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Purpose of Repository Database

Organization:
DOE
Author:
Christopher Kinchin
Funded from the U.S. Department of Energy, Office of Energy Efficiency and Renewable Energy, Bioenergy Technologies Office.

Link to the website with documentation and download instructions for the PNNL Global Change Assessment Model (GCAM), a community model or long-term, global energy, agriculture, land use, and emissions. BioEnergy production, transformation, and use is an integral part of GCAM modeling and scenarios.

http://jgcri.github.io/gcam-doc/

Author:
Marshall Wise
Funded from the U.S. Department of Energy, Office of Energy Efficiency and Renewable Energy, Bioenergy Technologies Office.

Water consumption and water quality continue to be key factors affecting environmental sustainability in biofuel production. This review covers the findings from biofuel water analyses published over the past 2 years to underscore the progress made, and to highlight advancements in understanding the interactions among increased production and water demand, water resource availability, and potential changes in water quality. We focus on two key areas: water footprint assessment and watershed modeling.

Organization:
DOE
Author:
May Wu , Zhonglong Zhang , Yiwen Chiu
Funded from the U.S. Department of Energy, Office of Energy Efficiency and Renewable Energy, Bioenergy Technologies Office.

This project looks at the potential of blending ethanol with natural gasoline to produce Flex-Fuels (ASTM D5798-13a) and high-octane, mid-level ethanol blends. Eight natural gasoline samples were collected from pipeline companies or ethanol producers around the United States.

Author:
Teresa L. Alleman
Funded from the U.S. Department of Energy, Office of Energy Efficiency and Renewable Energy, Bioenergy Technologies Office.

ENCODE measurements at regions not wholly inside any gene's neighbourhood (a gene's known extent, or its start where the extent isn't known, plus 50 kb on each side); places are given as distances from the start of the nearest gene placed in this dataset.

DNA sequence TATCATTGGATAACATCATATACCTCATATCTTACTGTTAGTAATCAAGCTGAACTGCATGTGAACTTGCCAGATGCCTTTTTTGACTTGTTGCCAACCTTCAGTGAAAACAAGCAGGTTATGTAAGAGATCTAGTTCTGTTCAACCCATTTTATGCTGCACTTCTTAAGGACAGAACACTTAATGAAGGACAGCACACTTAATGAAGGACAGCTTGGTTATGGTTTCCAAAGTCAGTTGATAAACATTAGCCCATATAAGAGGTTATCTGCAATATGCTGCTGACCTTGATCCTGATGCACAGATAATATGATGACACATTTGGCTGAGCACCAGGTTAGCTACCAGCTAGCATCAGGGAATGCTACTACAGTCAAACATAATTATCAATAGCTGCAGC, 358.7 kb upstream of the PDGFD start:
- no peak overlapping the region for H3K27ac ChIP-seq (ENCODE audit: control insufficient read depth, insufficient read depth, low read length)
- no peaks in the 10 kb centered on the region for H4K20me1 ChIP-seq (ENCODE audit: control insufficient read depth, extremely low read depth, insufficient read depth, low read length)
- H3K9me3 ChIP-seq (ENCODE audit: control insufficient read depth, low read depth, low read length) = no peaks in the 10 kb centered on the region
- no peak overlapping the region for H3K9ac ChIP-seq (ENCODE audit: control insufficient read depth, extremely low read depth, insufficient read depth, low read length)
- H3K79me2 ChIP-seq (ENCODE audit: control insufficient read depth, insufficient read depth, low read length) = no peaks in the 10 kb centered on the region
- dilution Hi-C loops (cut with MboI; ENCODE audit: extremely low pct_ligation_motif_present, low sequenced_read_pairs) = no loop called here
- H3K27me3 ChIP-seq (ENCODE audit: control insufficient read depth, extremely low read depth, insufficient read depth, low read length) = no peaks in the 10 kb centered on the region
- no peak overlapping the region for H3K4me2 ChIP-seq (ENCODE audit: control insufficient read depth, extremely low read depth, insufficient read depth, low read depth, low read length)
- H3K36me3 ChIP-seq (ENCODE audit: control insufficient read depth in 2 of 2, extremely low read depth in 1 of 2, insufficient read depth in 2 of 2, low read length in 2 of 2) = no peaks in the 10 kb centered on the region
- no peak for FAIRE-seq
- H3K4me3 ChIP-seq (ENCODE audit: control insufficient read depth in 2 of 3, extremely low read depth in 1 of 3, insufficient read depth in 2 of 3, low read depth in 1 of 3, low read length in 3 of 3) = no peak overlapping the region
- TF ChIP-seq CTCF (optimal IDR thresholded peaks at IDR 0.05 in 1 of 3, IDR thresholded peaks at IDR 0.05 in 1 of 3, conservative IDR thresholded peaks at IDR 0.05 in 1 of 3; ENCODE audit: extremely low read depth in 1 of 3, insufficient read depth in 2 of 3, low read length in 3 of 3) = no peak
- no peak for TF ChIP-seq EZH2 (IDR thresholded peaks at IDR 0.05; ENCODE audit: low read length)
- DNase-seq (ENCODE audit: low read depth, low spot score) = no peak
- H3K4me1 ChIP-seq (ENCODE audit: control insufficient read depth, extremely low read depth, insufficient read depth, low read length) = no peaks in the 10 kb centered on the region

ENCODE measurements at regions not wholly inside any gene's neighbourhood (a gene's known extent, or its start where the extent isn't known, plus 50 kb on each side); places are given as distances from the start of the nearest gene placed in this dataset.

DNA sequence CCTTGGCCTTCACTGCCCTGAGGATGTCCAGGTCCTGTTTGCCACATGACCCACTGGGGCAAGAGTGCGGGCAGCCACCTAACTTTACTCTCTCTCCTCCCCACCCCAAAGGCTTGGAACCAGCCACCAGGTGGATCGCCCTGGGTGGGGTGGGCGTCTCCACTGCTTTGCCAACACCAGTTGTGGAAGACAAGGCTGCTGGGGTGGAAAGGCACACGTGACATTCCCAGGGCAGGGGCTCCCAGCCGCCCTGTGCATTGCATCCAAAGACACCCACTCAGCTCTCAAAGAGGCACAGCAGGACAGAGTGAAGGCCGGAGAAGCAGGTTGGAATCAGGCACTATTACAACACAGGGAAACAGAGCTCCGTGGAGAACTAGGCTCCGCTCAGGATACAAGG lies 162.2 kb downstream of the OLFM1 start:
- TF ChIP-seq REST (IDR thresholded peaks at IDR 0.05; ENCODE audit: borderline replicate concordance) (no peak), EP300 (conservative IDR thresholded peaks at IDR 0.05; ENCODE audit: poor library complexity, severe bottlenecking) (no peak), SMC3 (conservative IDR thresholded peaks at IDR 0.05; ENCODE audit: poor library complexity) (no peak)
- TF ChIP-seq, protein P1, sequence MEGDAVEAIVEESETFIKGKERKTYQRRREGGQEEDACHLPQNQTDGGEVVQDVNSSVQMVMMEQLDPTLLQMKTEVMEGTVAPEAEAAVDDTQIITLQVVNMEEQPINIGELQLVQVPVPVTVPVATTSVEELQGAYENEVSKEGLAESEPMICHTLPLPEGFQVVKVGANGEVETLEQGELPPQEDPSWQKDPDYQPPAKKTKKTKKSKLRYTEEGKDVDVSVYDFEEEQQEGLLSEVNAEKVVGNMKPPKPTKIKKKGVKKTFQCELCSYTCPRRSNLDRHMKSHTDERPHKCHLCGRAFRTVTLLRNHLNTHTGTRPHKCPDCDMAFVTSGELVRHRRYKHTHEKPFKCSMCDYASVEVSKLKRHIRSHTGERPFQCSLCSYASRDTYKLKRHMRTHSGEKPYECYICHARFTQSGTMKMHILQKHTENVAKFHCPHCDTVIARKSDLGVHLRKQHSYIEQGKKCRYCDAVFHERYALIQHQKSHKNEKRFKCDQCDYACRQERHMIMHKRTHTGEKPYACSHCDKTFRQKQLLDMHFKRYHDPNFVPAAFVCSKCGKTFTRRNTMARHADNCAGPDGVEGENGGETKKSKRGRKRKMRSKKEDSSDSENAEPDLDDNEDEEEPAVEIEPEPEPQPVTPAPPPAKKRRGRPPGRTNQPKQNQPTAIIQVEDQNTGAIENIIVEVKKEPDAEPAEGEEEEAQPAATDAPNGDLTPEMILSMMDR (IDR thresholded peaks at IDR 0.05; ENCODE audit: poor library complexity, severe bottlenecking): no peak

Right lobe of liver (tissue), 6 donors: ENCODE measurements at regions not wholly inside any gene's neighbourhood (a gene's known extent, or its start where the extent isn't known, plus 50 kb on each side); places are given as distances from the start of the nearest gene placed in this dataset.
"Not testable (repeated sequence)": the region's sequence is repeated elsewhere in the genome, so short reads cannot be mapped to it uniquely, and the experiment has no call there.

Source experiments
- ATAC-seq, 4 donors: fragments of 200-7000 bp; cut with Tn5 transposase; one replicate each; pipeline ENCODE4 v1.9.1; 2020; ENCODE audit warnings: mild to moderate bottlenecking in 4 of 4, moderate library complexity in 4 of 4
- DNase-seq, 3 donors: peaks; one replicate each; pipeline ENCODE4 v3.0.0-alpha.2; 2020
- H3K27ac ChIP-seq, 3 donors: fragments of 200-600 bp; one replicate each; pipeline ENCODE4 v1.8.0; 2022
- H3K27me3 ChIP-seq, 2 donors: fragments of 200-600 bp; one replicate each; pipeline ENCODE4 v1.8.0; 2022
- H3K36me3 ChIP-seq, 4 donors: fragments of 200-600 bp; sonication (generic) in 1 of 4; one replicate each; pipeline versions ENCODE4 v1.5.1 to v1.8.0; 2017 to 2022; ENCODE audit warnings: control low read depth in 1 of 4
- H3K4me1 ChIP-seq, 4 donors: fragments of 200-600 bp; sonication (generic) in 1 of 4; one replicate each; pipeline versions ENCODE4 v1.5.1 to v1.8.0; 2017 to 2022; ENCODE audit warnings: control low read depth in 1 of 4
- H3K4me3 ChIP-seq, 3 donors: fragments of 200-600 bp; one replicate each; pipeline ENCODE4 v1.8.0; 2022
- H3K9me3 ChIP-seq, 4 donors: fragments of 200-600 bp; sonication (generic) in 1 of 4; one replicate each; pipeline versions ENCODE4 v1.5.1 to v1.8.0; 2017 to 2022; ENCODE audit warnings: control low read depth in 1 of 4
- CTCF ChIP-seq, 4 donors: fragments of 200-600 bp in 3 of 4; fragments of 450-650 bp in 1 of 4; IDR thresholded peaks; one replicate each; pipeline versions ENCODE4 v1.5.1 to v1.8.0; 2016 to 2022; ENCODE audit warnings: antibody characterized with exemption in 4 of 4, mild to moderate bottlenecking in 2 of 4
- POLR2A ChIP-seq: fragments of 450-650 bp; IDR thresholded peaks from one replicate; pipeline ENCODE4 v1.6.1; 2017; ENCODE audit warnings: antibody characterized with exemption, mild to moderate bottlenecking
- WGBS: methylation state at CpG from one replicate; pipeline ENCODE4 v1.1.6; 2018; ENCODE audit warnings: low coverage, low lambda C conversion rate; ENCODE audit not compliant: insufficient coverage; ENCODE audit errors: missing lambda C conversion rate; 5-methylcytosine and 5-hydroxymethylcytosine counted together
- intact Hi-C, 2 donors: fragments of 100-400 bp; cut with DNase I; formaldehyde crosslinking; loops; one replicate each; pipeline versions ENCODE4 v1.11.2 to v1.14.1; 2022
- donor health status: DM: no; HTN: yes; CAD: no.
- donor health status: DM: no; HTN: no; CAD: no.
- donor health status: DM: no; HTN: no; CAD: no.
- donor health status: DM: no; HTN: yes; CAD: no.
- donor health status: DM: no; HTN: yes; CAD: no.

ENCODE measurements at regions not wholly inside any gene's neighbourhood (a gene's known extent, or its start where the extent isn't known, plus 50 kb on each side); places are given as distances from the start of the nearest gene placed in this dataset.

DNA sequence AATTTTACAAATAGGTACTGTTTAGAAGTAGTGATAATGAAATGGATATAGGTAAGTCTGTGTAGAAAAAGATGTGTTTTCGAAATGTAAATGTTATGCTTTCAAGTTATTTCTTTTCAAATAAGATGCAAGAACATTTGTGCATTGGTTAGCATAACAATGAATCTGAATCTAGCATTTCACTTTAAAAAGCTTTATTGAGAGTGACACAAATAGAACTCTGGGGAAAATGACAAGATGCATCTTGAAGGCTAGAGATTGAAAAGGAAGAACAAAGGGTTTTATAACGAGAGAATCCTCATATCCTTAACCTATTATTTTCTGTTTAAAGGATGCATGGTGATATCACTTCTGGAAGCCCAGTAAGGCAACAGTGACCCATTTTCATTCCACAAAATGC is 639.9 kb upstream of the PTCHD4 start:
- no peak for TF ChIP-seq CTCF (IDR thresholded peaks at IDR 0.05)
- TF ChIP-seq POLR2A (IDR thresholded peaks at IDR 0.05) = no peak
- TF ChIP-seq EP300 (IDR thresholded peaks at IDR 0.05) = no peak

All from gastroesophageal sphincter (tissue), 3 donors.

The objective of this work was to measure knock resistance metrics for ethanol-hydrocarbon blends with a primary focus on development of methods to  measure the heat of vaporization (HOV). Blends of ethanol at 10 to 50 volume percent were prepared with three gasoline blendstocks and a natural gasoline.

Author:
Gina M. Chupka
Funded from the U.S. Department of Energy, Office of Energy Efficiency and Renewable Energy, Bioenergy Technologies Office.

High-octane fuels (HOFs) such as mid-level ethanol blends can be leveraged to design vehicles with increased engine efficiency, but producing these fuels at refineries may be subject to energy efficiency penalties.  It has been questioned whether, on a well-to-wheels (WTW) basis, the use of HOFs in the vehicles designed for HOF has net greenhouse gas (GHG) emission benefits.

Author:
Jeongwoo Han
Funded from the U.S. Department of Energy, Office of Energy Efficiency and Renewable Energy, Bioenergy Technologies Office.

This paper describes the current Biomass Scenario Model (BSM) as of August 2013, a system dynamics model developed under the support of the U.S. Department of Energy (DOE). The model is the result of a multi-year project at the National Renewable Energy Laboratory (NREL). It is a tool designed to better understand biofuels policy as it impacts the development of the supply chain for biofuels in the United States.

Author:
Peterson, Steve

The present study experimentally investigates spark-ignited combustion with 87 AKI E0 gasoline in its neat form
and in midlevel alcohol−gasoline blends with 24% vol/vol isobutanol−gasoline (IB24) and 30% vol/vol ethanol−gasoline (E30).
A single-cylinder research engine was used with an 11.85:1 compression ratio, hydraulically actuated valves, laboratory intake air,
and was capable of external exhaust gas recirculation (EGR). Experiments were conducted with all fuels to full-load conditions

Author:
Derek Splitter
Funded from the U.S. Department of Energy, Office of Energy Efficiency and Renewable Energy, Bioenergy Technologies Office.

The present study experimentally investigates spark-ignited combustion with 87 AKI E0 gasoline in its neat form
and in midlevel alcohol−gasoline blends with 24% vol/vol isobutanol−gasoline (IB24) and 30% vol/vol ethanol−gasoline (E30).
A single-cylinder research engine is used with an 11.85:1 compression ratio, hydraulically actuated valves, laboratory intake air,
and was capable of external exhaust gas recirculation (EGR). Experiments were conducted with all fuels to full-load conditions

Author:
Derek Splitter
Funded from the U.S. Department of Energy, Office of Energy Efficiency and Renewable Energy, Bioenergy Technologies Office.